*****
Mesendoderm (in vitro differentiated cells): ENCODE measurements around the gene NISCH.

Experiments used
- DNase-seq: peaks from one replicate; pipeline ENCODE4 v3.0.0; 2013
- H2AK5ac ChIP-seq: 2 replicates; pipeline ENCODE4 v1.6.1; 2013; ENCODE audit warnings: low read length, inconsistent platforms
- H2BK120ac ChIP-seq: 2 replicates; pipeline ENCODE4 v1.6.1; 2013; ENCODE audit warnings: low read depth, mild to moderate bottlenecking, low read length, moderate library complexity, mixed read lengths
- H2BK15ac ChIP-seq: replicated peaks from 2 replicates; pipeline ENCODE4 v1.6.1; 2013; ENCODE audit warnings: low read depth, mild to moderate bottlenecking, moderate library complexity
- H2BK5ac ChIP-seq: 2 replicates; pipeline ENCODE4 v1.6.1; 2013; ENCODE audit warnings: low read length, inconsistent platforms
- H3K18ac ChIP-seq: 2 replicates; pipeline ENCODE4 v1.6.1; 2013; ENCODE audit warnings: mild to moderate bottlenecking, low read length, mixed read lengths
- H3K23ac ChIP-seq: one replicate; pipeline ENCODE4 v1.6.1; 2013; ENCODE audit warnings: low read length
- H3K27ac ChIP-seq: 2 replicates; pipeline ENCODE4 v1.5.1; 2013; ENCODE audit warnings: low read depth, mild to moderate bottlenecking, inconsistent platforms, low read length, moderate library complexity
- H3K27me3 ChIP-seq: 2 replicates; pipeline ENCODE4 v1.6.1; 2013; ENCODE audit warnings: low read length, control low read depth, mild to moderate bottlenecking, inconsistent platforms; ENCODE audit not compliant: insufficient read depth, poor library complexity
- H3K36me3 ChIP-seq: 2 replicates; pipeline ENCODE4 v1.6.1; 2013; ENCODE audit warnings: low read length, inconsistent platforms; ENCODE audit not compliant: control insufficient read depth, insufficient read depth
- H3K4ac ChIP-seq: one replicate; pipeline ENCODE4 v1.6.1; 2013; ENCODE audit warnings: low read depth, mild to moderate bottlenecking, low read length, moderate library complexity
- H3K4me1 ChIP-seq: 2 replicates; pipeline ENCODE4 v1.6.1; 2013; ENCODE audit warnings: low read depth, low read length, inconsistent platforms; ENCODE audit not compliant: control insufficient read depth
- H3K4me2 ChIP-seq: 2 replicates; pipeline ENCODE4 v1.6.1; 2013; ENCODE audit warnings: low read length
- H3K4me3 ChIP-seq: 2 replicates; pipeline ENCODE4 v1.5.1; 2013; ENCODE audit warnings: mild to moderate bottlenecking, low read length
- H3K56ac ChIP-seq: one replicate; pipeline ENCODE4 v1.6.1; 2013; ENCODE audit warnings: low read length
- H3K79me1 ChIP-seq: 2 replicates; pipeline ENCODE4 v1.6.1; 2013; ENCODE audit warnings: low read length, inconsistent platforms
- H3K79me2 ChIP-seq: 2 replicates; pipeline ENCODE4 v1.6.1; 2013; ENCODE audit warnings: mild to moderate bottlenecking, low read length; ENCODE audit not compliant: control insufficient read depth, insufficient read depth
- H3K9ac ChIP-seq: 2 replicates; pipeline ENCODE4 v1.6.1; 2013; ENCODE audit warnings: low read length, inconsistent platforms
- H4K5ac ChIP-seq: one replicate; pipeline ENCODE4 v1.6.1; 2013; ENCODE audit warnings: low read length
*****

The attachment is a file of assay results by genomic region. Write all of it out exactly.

Mesendoderm (in vitro differentiated cells): ENCODE measurements around the gene NISCH.

Experiments used
- DNase-seq: peaks from one replicate; pipeline ENCODE4 v3.0.0; 2013
- H2AK5ac ChIP-seq: 2 replicates; pipeline ENCODE4 v1.6.1; 2013; ENCODE audit warnings: low read length, inconsistent platforms
- H2BK120ac ChIP-seq: 2 replicates; pipeline ENCODE4 v1.6.1; 2013; ENCODE audit warnings: low read depth, mild to moderate bottlenecking, low read length, moderate library complexity, mixed read lengths
- H2BK15ac ChIP-seq: replicated peaks from 2 replicates; pipeline ENCODE4 v1.6.1; 2013; ENCODE audit warnings: low read depth, mild to moderate bottlenecking, moderate library complexity
- H2BK5ac ChIP-seq: 2 replicates; pipeline ENCODE4 v1.6.1; 2013; ENCODE audit warnings: low read length, inconsistent platforms
- H3K18ac ChIP-seq: 2 replicates; pipeline ENCODE4 v1.6.1; 2013; ENCODE audit warnings: mild to moderate bottlenecking, low read length, mixed read lengths
- H3K23ac ChIP-seq: one replicate; pipeline ENCODE4 v1.6.1; 2013; ENCODE audit warnings: low read length
- H3K27ac ChIP-seq: 2 replicates; pipeline ENCODE4 v1.5.1; 2013; ENCODE audit warnings: low read depth, mild to moderate bottlenecking, inconsistent platforms, low read length, moderate library complexity
- H3K27me3 ChIP-seq: 2 replicates; pipeline ENCODE4 v1.6.1; 2013; ENCODE audit warnings: low read length, control low read depth, mild to moderate bottlenecking, inconsistent platforms; ENCODE audit not compliant: insufficient read depth, poor library complexity
- H3K36me3 ChIP-seq: 2 replicates; pipeline ENCODE4 v1.6.1; 2013; ENCODE audit warnings: low read length, inconsistent platforms; ENCODE audit not compliant: control insufficient read depth, insufficient read depth
- H3K4ac ChIP-seq: one replicate; pipeline ENCODE4 v1.6.1; 2013; ENCODE audit warnings: low read depth, mild to moderate bottlenecking, low read length, moderate library complexity
- H3K4me1 ChIP-seq: 2 replicates; pipeline ENCODE4 v1.6.1; 2013; ENCODE audit warnings: low read depth, low read length, inconsistent platforms; ENCODE audit not compliant: control insufficient read depth
- H3K4me2 ChIP-seq: 2 replicates; pipeline ENCODE4 v1.6.1; 2013; ENCODE audit warnings: low read length
- H3K4me3 ChIP-seq: 2 replicates; pipeline ENCODE4 v1.5.1; 2013; ENCODE audit warnings: mild to moderate bottlenecking, low read length
- H3K56ac ChIP-seq: one replicate; pipeline ENCODE4 v1.6.1; 2013; ENCODE audit warnings: low read length
- H3K79me1 ChIP-seq: 2 replicates; pipeline ENCODE4 v1.6.1; 2013; ENCODE audit warnings: low read length, inconsistent platforms
- H3K79me2 ChIP-seq: 2 replicates; pipeline ENCODE4 v1.6.1; 2013; ENCODE audit warnings: mild to moderate bottlenecking, low read length; ENCODE audit not compliant: control insufficient read depth, insufficient read depth
- H3K9ac ChIP-seq: 2 replicates; pipeline ENCODE4 v1.6.1; 2013; ENCODE audit warnings: low read length, inconsistent platforms
- H4K5ac ChIP-seq: one replicate; pipeline ENCODE4 v1.6.1; 2013; ENCODE audit warnings: low read length